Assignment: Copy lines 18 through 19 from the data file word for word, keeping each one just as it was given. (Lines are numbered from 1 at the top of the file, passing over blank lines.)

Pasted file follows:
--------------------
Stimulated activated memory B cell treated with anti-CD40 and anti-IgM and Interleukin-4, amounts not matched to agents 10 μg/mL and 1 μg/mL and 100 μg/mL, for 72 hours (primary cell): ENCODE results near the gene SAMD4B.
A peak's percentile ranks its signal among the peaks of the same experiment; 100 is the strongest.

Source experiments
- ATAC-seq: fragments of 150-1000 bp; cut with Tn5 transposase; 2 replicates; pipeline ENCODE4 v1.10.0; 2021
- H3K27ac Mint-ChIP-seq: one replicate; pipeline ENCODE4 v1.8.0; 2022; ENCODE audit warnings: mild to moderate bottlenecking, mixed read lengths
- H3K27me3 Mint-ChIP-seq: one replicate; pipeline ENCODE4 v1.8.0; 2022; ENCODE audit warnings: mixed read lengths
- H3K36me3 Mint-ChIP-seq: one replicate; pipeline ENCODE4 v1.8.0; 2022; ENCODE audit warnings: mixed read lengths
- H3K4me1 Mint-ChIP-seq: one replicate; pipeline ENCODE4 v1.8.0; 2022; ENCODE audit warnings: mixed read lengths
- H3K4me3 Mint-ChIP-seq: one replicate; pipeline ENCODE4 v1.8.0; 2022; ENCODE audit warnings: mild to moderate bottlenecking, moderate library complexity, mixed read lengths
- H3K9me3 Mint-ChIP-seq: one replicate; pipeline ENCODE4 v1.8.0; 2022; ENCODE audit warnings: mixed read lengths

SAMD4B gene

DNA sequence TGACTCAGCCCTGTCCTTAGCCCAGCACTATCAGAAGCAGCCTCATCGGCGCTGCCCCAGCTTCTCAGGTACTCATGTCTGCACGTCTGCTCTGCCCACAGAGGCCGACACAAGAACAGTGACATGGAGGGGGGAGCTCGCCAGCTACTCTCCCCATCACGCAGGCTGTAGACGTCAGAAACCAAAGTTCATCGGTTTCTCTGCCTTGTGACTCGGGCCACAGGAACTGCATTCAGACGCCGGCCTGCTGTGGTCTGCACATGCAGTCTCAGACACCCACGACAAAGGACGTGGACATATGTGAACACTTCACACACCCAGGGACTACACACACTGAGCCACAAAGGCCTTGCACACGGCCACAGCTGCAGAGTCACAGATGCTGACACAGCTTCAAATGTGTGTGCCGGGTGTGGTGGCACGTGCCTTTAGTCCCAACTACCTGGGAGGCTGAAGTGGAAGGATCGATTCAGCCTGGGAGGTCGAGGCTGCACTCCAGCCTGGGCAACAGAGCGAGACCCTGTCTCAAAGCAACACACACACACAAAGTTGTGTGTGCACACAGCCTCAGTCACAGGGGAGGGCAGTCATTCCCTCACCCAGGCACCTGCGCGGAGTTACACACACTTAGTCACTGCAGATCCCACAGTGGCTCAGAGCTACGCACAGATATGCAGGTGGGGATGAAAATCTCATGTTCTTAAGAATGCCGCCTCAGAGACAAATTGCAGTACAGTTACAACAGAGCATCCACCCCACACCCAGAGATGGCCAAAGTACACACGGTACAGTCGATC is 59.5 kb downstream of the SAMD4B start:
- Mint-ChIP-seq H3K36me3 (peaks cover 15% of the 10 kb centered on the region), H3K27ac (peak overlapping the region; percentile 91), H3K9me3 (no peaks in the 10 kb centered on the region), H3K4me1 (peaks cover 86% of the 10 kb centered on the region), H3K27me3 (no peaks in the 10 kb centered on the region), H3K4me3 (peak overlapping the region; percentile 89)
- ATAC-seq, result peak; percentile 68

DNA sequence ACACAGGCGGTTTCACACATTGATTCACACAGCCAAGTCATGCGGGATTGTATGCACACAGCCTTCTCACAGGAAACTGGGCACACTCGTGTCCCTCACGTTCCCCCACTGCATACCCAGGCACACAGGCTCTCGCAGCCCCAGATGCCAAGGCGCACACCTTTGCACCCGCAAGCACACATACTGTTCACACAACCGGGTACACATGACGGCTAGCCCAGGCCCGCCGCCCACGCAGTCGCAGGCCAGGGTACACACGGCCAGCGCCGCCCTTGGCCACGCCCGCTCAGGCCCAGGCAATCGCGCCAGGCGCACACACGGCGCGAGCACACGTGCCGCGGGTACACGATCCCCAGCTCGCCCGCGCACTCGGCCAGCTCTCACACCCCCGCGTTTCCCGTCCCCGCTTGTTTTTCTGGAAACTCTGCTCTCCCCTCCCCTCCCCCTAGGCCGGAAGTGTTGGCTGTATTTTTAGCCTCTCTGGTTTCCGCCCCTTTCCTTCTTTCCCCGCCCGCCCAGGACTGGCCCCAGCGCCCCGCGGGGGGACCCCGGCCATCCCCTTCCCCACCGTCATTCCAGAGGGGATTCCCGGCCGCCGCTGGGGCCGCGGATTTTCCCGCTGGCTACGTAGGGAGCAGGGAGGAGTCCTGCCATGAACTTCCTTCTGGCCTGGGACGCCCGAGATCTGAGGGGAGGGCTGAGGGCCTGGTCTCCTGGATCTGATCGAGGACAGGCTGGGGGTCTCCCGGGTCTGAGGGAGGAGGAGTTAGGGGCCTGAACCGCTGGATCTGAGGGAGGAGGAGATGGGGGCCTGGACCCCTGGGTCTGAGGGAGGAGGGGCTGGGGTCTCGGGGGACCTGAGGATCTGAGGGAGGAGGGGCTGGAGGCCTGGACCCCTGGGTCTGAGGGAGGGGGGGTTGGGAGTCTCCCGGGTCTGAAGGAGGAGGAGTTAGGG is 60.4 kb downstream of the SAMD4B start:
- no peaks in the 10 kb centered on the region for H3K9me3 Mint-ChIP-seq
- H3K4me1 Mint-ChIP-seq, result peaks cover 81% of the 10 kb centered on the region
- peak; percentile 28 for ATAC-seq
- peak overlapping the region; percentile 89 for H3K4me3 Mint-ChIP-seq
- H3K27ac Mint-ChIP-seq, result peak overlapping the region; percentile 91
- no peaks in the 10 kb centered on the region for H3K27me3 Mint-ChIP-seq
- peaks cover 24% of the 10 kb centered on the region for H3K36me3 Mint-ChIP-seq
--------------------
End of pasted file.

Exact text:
- peak; percentile 28 for ATAC-seq
- peak overlapping the region; percentile 89 for H3K4me3 Mint-ChIP-seq